Market Approach Valuation Resources
Experienced business intermediaries recognize that there are multiple methodologies to value a business and the different approaches available can yield different results. Understanding the purpose for the valuation is the starting point. For example, the value of a business for an IRS audit may be different from the value obtained for a divorce case. The scope, purpose and other factors will determine the type of valuation analysis and calculation undertaken. There are basically 3 business valuation approaches – Income Approach, Asset Approach and Market Approach.
For Business Brokers, the scope is often limited to determining the value of the business for a potential sale and the purpose is limited to calculating the asking price in the current market. This is often referred to as the Broker’s Opinion of Value, aka Most Probable Selling Price. The Market Approach is preferred by many business intermediaries as it derives valuation data through comparisons to similar businesses previously sold.
Main street business sales are generally Asset Sales where the sale price typically includes FF&E (Fixtures, Furniture and Equipment), inventory and Goodwill. Upon receiving the financials, a business intermediary is positioned to recommend a sales price, leveraging the variety of resources available to the professional broker. For Market Approach assessments, these sources provide ratios such as Price/Revenue, Price/SDE, Price to EBITDA; multiples that are often utilized when pricing a business for sale. With the extensive data provided, additional ratios may be analyzed for a more comprehensive analysis but in this article, only the 3 ratios are considered as a general way for determining an indication of value for a business.
Sources of Information available to business brokers:
- Business Reference Guide – This guide which is available online and in print, contains Rules of Thumb for pricing about 700 businesses (searchable via SICS and NAICS Codes). It has been around for more than 20 years. The Rules of Thumb are derived from industry experts such as business brokers, accountants and valuation specialists who have a good feel for what the market is willing to pay for businesses in those industries. Some brokers use this guide to quickly price a business. Others use it as an additional pricing resource, along with pricing obtained using one or more of the Databases described below. The rules indicate a Sale Price as a percentage of annual sales or multiple of SDE and EBITDA.
- BizComps Database – This online database was started in 1990 to provide information on small business transactions. Previously, there was no organized market data for small business sales. Since they were private sales, they were not publicly documented. Today, this database has accumulated over 20,000 transactions. It covers mostly main street business transactions and includes up to 21 data fields per transaction. BizComps sales are all asset sales, which is the norm for main street businesses. This database is often used for smaller deals. It includes both SICS and NAICS codes. BizComps uses the term Price as the actual sale price in $000’s where inventory has been deducted, if it was included in the sale price. The price excludes inventory so that has to be added in. Data can be filtered to consider only Asset Sales.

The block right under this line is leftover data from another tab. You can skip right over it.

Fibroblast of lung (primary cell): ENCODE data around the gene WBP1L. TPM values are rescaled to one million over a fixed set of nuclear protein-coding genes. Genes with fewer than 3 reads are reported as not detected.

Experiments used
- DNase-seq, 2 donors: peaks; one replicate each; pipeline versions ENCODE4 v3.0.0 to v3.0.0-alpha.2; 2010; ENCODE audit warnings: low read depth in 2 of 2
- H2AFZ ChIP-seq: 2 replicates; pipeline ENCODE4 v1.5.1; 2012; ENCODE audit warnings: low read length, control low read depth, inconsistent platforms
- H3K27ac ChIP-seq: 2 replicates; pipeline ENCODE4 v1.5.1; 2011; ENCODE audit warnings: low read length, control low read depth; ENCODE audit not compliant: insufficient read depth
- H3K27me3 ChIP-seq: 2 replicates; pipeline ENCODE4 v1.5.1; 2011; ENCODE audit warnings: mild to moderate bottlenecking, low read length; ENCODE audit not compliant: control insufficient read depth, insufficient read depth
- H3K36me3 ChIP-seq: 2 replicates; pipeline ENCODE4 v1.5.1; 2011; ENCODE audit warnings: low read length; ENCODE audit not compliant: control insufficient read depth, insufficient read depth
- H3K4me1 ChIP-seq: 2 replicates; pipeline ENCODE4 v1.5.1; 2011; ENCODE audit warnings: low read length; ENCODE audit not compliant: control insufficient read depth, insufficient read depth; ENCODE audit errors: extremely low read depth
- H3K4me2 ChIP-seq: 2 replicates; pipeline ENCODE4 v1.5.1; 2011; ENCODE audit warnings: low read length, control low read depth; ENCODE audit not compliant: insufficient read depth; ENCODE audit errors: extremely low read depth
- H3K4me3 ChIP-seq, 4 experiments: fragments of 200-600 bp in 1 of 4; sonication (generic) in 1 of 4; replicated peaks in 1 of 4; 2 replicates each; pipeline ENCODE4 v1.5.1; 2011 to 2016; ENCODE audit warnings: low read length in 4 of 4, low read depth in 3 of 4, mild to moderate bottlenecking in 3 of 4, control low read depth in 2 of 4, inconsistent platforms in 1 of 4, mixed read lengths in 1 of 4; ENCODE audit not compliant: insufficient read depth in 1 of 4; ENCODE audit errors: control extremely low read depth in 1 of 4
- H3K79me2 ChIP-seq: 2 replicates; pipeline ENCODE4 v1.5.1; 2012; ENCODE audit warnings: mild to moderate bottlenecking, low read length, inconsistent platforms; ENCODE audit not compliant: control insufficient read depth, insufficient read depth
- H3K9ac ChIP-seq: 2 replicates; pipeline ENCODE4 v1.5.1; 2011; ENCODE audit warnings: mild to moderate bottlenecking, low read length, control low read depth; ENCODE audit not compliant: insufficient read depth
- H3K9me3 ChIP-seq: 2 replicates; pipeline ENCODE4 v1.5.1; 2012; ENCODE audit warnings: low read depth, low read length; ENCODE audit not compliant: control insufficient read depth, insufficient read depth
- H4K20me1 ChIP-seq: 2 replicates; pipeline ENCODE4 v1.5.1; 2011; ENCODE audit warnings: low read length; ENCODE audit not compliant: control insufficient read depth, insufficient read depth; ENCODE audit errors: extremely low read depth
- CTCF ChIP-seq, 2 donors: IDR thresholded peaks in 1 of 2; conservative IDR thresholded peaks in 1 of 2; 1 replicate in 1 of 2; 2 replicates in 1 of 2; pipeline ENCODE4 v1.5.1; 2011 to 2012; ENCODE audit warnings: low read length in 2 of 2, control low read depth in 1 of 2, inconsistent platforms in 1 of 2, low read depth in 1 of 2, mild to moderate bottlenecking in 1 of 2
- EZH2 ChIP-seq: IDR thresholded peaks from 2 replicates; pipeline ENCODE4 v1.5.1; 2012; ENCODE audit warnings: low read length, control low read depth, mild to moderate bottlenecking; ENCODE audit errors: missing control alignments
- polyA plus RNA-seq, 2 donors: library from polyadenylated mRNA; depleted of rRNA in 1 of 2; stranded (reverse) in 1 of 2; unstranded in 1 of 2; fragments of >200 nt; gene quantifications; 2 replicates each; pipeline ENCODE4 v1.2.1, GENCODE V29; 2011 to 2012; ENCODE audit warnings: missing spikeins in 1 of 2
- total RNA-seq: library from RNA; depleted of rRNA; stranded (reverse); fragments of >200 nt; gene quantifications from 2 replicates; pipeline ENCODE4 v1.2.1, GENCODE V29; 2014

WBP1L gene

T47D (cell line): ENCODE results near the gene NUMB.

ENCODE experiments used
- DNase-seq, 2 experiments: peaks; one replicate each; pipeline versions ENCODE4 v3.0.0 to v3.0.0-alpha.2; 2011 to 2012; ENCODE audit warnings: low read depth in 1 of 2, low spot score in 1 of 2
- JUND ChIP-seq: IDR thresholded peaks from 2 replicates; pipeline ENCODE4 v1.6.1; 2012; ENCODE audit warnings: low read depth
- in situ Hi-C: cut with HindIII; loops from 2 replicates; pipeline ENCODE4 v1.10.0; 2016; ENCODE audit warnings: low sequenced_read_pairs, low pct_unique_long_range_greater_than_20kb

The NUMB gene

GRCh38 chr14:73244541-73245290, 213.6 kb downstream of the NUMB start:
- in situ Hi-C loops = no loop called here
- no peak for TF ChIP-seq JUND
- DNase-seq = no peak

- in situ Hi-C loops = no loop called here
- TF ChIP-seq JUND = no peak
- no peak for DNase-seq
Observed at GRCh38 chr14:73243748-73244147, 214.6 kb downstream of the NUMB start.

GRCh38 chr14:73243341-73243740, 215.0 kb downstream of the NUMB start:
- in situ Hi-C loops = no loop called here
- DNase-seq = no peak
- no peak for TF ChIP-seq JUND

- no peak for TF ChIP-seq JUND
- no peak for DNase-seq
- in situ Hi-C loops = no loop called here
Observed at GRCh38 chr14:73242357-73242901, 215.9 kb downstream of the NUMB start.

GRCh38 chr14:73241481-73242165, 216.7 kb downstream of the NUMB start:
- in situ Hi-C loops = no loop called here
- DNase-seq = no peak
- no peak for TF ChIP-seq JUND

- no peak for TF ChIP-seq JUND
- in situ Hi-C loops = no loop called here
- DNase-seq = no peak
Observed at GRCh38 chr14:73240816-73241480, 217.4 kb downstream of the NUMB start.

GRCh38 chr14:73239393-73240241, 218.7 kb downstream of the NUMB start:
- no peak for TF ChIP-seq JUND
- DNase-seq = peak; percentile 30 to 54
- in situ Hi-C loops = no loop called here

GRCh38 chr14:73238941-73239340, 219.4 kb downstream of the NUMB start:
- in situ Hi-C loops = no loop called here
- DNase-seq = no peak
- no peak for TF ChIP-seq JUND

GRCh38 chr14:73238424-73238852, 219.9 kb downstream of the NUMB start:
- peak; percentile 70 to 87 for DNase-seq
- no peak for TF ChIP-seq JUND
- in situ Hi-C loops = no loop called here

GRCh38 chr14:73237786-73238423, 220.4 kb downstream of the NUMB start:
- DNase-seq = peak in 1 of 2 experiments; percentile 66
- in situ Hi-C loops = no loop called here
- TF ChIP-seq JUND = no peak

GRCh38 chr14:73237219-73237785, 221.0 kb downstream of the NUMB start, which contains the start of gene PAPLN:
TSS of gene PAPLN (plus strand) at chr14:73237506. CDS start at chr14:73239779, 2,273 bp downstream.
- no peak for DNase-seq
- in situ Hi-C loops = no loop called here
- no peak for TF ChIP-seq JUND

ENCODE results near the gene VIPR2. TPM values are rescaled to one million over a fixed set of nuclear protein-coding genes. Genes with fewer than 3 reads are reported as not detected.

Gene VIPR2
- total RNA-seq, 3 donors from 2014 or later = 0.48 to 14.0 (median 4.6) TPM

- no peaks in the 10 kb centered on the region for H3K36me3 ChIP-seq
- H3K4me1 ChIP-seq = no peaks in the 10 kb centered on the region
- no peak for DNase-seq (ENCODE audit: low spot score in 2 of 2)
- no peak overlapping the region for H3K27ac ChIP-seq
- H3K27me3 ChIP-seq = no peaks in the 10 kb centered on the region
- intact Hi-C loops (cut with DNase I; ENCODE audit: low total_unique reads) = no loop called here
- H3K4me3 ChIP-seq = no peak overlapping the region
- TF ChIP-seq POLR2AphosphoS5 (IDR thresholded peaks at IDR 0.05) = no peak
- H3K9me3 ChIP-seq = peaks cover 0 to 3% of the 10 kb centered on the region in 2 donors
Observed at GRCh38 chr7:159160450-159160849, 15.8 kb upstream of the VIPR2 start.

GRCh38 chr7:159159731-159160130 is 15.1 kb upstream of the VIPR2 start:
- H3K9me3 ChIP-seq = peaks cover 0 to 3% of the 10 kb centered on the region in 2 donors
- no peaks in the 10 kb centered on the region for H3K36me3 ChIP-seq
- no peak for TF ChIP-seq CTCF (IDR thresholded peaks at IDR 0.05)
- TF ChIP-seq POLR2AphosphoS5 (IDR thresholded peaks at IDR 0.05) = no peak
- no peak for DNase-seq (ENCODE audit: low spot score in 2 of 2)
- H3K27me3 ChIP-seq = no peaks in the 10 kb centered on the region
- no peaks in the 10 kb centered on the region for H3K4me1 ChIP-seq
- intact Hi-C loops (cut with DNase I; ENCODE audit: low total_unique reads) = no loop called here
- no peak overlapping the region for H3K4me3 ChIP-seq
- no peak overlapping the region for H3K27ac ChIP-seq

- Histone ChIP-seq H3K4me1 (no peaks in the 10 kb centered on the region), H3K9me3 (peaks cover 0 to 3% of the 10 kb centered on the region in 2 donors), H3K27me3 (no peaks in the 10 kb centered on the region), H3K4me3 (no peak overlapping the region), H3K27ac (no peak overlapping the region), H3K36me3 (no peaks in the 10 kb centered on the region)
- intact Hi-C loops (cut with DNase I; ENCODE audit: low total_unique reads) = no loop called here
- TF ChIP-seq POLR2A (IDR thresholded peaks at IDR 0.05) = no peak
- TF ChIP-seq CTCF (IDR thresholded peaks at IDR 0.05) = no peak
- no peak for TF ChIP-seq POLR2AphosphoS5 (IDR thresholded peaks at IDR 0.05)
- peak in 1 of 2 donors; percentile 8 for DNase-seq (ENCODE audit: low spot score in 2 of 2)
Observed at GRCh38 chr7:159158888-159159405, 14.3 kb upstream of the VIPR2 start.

- Pratt Stats Database – This online database has financial details on about 27,000 private company sales with up to 149 data points. It includes about 900 NAICS codes and 800 SIC codes. This database is typically used for larger deals. Pratt stats uses the term MVIC (Market Value of Invested Capital) for the “Selling Price” and represents the over-all consideration for the business sale. It includes ratios for MVIC/NetSales, MVIC/Discretionary Earnings and MVIC/EBITDA. Data should be filtered for Asset Sales.
- IBA Market Database – This online database has the largest collection of small to medium size businesses with over 37,000 transactions in over 800 industries (SIC/NAICS codes). Over 2,500 are transactions over $1million and over 6,000 are sales from the last 5 years. Includes Price/Revenue, Price/SDE and Price/EBITDA ratios).
- PeerComps Database – Started in 1998, the database now has almost 10,000 transactions submitted by SBA lenders. Approximately 90% are asset sales. Average transaction size is $1 million, which is generally higher than BizComps and lower than Pratt Stats. Inventory is included in the multiples. Ratios shown are Price/Revenue, Price/SDE and Price/EBITDA. NAICS codes are used and a keyword can be used to filter the data.
We are fortunate to have a variety of databases available as sources of market comparables. Access to several databases to consider is advantageous, as the Business Broker can achieve a sufficient sample size to draw pertinent ratios from. Not counting duplicates for sources that may submit the same information to more than one database, there are about 100,000 completed transactions in all the above databases. The disadvantage is the underlying differences, such as source of data and terminology, requiring a Broker to make adjustments to accurately draw comparisons across these different databases. With the appropriate care in the use and analysis of the data when calculating the Most Probable Selling Price, using the Market Approach can be a very useful and powerful valuation methodology.
There are about 30 million small businesses in the United States. Considering the combined total comparable database count is almost 100,000 (not considering double or triple reporting which may occur for contributors to BizComps, IBA and Pratt Stats), we are still a long way from capturing many of the private sales of businesses that occur. Over time, and with continued reporting of small business transaction information, these databases will continue to grow, allowing our industry to have access to larger data sets.